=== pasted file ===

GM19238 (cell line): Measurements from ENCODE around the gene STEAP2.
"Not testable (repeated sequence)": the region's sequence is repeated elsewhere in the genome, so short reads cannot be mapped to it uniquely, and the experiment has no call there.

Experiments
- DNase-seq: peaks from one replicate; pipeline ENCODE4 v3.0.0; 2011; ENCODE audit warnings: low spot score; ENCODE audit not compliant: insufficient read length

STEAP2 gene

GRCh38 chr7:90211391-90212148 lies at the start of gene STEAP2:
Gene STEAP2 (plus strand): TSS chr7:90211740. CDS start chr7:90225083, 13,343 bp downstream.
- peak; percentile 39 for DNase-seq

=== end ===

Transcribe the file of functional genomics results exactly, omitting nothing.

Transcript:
GM19238 (cell line): Measurements from ENCODE around the gene STEAP2.
"Not testable (repeated sequence)": the region's sequence is repeated elsewhere in the genome, so short reads cannot be mapped to it uniquely, and the experiment has no call there.

Experiments
- DNase-seq: peaks from one replicate; pipeline ENCODE4 v3.0.0; 2011; ENCODE audit warnings: low spot score; ENCODE audit not compliant: insufficient read length

STEAP2 gene

GRCh38 chr7:90211391-90212148 lies at the start of gene STEAP2:
Gene STEAP2 (plus strand): TSS chr7:90211740. CDS start chr7:90225083, 13,343 bp downstream.
- peak; percentile 39 for DNase-seq